The whole room and bathroom practically screamed "don't hurt yourself!"
* * *
After depositing my things in my room, I was taken into the "open" room, where a group therapy session was in progress. Here I was introduced to the twelve or so other patients in the ward as well as the nurses and "specialists" (basically orderlies with degrees in therapy). That first session, I mostly just observed and didn't participate.
After therapy, I was taken to meet the doctor on duty. After explaining the problems I was having with Effexor, he immediately told me I should no longer take it, and put me on Prozac instead, as he said it was ideal for an immediate switch from a drug like Effexor because it counteracted the severe withdrawal symptoms that coming off Effexor produces. After telling him about my extreme anxiety and panic attacks, I was put on three daily doses of Xanax, 1 mg each, instead of the Klonopin I had been taking to treat them. I was also issued a 14 mg/day nicotine patch, as smoking wasn't allowed anywhere near the building. It wasn't a very good replacement for smoking but it did reasonably well in combating the cravings. The only drug I was to continue taking from before I was admitted was Lamictal, to handle my bipolar disorder.
Afterwards, I went back into the open room and talked a little, mostly about why I was there, and fielded some questions from Troy, the specialist on duty. Most of the other patients were in their forties and fifties, with the exception of a 27-year-old woman who had been brought in during the height of an extremely manic episode the day before and had spent most of the day I'd been admitted in the quiet room. I'll call her Mary. She was friendly, but spoke somewhat oddly, which I later learned was because of the Haldol and Seroquel (both strong antipsychotic drugs) she was being forced to take due to the manner of her admittance. She had bipolar disorder type I and was, as it turned out, very Christian. As she was the only other patient close to my age, I talked to her most for the first couple of days, although a lot of the time I didn't understand what she was saying because she was still a little schizophasic from the meds. I should make it clear here that in a place such as the Farm, where everyone was wrapped up in their own problems, making friends is very important due to the mutual support it can bring. I chatted cordially with some of the older patients, mostly alcoholics in detox and deeply suicidal people who had been abused in various ways for their entire lives, trying desperately to validate their existences.
The following day, after being awakened at 6:00am to have two vials of blood drawn and my vital signs checked, I got dressed and returned to the common room, where the others were also assembling after having been awakened in the same manner (minus the blood extraction; that's a first-day thing only). We milled about, watching the news on a large HD television, while waking up and being given our meds. We were then led downstairs to the cafeteria, where a breakfast of scrambled eggs, bacon and biscuits awaited us. It was fairly typical hospital fare.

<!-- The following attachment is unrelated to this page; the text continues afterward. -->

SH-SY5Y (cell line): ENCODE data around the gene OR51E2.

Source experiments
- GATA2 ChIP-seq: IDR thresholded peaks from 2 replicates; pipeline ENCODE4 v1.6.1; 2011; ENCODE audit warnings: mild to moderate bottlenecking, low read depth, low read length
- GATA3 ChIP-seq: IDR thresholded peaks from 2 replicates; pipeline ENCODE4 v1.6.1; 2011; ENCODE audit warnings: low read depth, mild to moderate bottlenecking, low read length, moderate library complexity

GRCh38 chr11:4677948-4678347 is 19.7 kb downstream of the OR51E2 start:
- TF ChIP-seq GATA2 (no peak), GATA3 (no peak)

After breakfast, it was back upstairs for the "A.M. goals" group, where everyone was given a sheet of paper onto which they were to write a single goal for the day and three steps they would take to achieve that goal before bedtime, then read them aloud. Most goals were pretty simple: "feel better", "be discharged soon" and so forth. My first goal was something along the lines of "feel better". The rest of the day consisted of more half-hour/45-minute support group meetings which everyone attended, broken up by a 30-minute exercise period outside in the courtyard, which was completely concrete (other than a few park benches and some low shrubbery) and also had fifteen-foot high walls. The only exit from the courtyard was back through the door it was entered. There was also a daily Alcoholics Anonymous meeting. I attended one the first day, just out of curiosity, as I'm not (and never have been) an alcoholic, but I found it a little too sappy and too religious for my tastes, so I didn't attend another. The support group routine was also broken by lunch at 11:30am, an "activities" group, which was more or less just emotion/confidence-building markers-and-colored-pencils kind of thing, then dinner at 5:30pm. After that was the curiously-named "process" group, where we discussed the progress (rather than any particular process) of fulfilling our daily goals. This group was led by a social worker rather than a nurse or specialist. Sprinkled in between all this were brief periods during which the patients were allowed to use the phone, some breaks, more meds distribution, the "P.M. goals" group and finally bedtime at 10:00pm.
This routine was repeated to the letter every day I was there.
On the second day, there were a few new patients admitted. One of them was a fiftyish woman who I'll call Nancy. She immediately brightened up the room with her presence; I couldn't figure out why, at first, such a cheerful and sunny person had committed herself to a mental hospital. Getting to know her (it was hard not to and she was a real social butterfly), I learned it was because she was so devoted to her family that she was neglecting her own needs and had only just recognized it, so her goals were mostly self-esteem and guilt-freeing stuff. She had a lot of issues with guilt, most of which were groundless and more the fault of her family than herself. She wanted to learn to live for herself, which I found admirable although I have no experience with nuclear family environments other than my own, which was largely spent in solitude and therefore not quite as nuclear as hers. (Later, on one of the visitation days, I met her daughter, who was 21 and absolutely beautiful, and of whom Nancy was fiercely proud although they struck sparks from time to time. Verbatim exchange between Nancy and I after visitation that day was over: "Your daughter is really beautiful," I told her. "I know, isn't she a hottie?! I'm so proud of her, she's doing really well in her life." Nancy fairly twinkled with pride.)